Making New Medicines: How Next Generation Sequencing Is Transforming Drug-Development

drug discovery

From Blanket-Bombing…

During World War II, both allied and axis forces used saturation bombing in which thousands of pounds of explosives were dropped from bombers to cover and destroy everything in a large area. Before the advent of genomics, drug development followed the same idea. Medicines were developed to affect multiple mechanisms in the human body, leading to increased collateral-damage.

…To Guided-Missiles and Guided Drugs!

In the modern era of laser-guided missiles, scientists have also moved away from saturation towards more targeted therapies, including biologics, that can hone in on a particular pathway and turn it off. The ‘holy grail’ of modern medicine is finding new molecular or biochemical targets amenable to therapeutic manipulation with an effective drug. One popular aspect is using biosimilar drugs for treatments.

Next generation sequencing (NGS) is helping to revolutionize these efforts.

Hitting the Bull’s-Eye: New ‘Druggable’ Targets

NGS can identify genetic alterations that drive the pathogenesis of a particular disease (so-called “driver mutations”). Targeting these mutations in, say, a cancer cell, with a drug would cause the cell to stop growing or to die. NGS can detect mutations not only in the genome but also in the “transcriptome.” Through sequencing RNA products of transcription (which encodes for the expressed proteins), NGS exhibits enormous potential for identifying pathological genetic changes.

Cancer Targets, Identified

Each day, NGS leads to the identification of new treatment targets. For example, a group from the University of Michigan used NGS and discovered mutations in a gene named the Fibroblast Growth Factor Receptor-2 (FGFR-2). The team found these mutations in several tumor types, including breast, prostate and bladder cancer. Currently, there are several drugs in the pipeline that can target these FGFR-2 mutations.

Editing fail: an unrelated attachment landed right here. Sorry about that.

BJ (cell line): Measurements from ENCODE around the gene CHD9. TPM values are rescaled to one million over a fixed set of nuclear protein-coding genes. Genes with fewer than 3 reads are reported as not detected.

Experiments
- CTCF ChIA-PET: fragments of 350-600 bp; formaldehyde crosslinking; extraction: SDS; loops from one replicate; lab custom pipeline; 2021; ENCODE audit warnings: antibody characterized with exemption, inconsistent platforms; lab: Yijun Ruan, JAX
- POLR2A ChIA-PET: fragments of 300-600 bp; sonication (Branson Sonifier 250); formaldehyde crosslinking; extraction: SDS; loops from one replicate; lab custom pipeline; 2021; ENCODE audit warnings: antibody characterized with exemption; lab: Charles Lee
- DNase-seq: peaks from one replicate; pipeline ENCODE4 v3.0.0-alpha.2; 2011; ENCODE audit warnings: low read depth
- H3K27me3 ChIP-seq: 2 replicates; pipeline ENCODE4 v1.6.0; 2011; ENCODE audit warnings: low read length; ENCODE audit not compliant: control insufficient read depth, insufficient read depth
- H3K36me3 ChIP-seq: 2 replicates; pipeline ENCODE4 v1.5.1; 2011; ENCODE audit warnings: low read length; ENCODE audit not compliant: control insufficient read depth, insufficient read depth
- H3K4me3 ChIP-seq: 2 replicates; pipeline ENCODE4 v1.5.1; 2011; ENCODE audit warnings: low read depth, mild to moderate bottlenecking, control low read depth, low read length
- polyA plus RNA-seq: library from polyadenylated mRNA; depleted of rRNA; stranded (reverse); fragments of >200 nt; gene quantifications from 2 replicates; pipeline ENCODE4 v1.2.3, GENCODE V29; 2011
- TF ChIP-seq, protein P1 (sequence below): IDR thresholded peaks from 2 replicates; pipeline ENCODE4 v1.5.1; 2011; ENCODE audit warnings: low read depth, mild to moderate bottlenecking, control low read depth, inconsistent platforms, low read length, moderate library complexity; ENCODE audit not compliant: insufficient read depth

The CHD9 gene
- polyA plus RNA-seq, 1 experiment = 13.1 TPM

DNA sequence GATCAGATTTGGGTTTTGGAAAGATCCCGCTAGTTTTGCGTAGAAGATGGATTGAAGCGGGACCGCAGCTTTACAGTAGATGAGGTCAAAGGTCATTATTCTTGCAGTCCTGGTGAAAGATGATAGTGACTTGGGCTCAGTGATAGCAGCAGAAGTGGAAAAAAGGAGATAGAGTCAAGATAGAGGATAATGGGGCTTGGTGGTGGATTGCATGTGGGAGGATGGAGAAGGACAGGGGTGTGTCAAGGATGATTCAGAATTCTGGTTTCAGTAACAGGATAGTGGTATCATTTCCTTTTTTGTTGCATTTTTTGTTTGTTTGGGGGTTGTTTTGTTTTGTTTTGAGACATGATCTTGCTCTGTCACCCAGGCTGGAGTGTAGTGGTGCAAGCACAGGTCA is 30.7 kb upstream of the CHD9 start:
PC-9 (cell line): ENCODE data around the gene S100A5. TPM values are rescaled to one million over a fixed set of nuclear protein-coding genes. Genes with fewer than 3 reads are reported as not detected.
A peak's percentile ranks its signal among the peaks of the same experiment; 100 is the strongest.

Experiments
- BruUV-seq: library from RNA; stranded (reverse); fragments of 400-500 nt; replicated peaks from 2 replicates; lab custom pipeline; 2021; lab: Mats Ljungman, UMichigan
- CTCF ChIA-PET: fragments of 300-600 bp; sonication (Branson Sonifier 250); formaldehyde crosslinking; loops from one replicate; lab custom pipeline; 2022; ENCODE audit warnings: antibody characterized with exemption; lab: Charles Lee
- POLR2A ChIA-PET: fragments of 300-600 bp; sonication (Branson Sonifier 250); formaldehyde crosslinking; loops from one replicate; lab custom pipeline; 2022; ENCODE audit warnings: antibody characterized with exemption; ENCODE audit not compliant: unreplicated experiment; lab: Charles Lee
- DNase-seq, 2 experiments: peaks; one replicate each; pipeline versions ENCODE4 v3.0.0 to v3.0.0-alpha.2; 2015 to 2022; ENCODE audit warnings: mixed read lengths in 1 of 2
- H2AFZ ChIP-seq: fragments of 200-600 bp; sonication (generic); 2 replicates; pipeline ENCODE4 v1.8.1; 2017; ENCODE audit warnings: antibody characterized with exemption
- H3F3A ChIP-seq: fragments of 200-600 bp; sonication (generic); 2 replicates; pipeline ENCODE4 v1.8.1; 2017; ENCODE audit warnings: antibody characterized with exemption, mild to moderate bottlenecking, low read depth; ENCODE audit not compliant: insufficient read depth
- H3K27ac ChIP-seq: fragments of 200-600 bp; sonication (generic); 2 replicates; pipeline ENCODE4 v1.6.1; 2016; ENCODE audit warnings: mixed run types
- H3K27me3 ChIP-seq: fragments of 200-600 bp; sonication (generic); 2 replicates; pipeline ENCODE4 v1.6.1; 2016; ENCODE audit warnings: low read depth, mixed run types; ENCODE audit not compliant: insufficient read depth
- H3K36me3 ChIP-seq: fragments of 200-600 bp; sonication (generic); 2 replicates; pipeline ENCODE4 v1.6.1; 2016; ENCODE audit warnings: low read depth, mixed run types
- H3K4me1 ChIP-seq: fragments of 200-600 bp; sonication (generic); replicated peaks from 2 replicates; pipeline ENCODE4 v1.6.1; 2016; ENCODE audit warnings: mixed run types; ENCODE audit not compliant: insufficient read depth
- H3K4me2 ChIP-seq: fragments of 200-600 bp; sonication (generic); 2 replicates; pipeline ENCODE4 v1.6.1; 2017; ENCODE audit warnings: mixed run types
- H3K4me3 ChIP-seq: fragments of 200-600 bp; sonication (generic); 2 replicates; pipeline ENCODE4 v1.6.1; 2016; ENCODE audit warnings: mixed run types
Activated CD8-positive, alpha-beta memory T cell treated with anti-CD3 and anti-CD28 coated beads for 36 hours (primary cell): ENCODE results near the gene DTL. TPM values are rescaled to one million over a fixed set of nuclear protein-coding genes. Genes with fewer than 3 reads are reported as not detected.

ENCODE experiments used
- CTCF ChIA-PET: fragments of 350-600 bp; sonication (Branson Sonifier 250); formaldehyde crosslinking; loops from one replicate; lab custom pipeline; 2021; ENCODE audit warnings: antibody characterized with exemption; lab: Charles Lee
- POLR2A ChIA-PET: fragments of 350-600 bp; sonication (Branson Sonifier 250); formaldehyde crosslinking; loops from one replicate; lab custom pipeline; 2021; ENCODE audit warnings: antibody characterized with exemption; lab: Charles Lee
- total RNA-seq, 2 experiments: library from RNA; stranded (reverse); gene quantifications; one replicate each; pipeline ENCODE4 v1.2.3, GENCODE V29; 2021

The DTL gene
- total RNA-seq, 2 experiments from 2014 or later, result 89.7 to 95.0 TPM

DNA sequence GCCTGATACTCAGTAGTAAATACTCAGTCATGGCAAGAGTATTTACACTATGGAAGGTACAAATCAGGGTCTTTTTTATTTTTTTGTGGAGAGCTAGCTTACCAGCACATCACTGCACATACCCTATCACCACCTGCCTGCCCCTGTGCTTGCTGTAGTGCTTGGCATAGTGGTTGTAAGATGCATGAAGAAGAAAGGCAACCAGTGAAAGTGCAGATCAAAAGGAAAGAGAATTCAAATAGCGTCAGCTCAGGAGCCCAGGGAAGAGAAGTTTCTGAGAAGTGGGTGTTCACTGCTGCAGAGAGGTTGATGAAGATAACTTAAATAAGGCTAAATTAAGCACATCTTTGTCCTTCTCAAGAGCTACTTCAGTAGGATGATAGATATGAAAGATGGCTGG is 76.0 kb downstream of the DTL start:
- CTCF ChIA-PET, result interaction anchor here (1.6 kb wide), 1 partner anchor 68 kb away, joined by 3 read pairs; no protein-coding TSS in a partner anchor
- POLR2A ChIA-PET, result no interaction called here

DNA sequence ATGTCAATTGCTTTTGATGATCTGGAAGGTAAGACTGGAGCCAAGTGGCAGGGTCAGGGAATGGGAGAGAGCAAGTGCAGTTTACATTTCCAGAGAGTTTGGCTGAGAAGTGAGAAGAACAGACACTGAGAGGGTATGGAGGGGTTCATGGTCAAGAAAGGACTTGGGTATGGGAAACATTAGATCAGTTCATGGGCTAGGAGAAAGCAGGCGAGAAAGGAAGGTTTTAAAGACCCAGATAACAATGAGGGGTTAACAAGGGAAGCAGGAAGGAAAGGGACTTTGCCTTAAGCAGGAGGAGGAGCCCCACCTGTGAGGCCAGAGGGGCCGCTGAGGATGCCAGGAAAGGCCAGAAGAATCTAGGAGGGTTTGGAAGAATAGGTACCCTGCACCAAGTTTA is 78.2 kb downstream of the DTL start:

Finding a Needle in a Haystack: Ultra-High Throughput Screening

You’ve found a target. Now what? The next step is to find a drug that can either inhibit or potentiate the effect of the mutation. To find new drugs, scientists interrogate libraries containing millions of chemicals or biologics to identify potential candidates that may possess the desired activity. A new method (encoded library technology or ELT) enables scientists to tag each chemical in a library with short DNA oligonucleotides. These oligos contain unique sequences that correspond to different chemical groups in a given compound. Researches can then screen very large chemical libraries (800 million compounds) by sequencing the oligonucleotide tag attached to each compound.

The Rescue: Overcoming Drug-Resistance

Even when targeted therapies are given to a patient, drug-resistance eventually develops. Cancer cells, bacteria, or (even) viruses all find a way to get around any roadblock placed in their way by the drug. NGS can be tremendously helpful in addressing this problem. For instance, NGS has already been used to identify a particular strain of a ‘super-bug’ called Methicillin-resistant Staphylococcus aureus.

NGS has also been used to find low levels of resistant HIV-strains that were missed by traditional Sanger sequencing. Identifying the genomic basis of drug resistance helps researchers and clinicians in designing more effective therapies to overcome this resistance.

These are only a few of the many applications of NGS in drug development. Stay tuned as there will certainly be more to come in the next few years!


  1. Woollard, et al. (2011) The application of next-generation sequencing technologies to drug discovery and development. Drug Discovery Today (16) 11–12, 512–519.
  2. Wu, et al. (2013) Identification of targetable FGFR gene fusions in diverse cancers. Cancer Discov. May 13. [Epub ahead of print].
  3. Clark, et al. (2009) Design, synthesis and selection of DNA-encoded small-molecule libraries. Nat. Chem. Biol., (5) 647–654.
  4. Le, et al. (2009) Low-abundance HIV drug-resistant viral variants in treatment-experienced persons correlate with historical antiretroviral use PLoS ONE (4), 6079.

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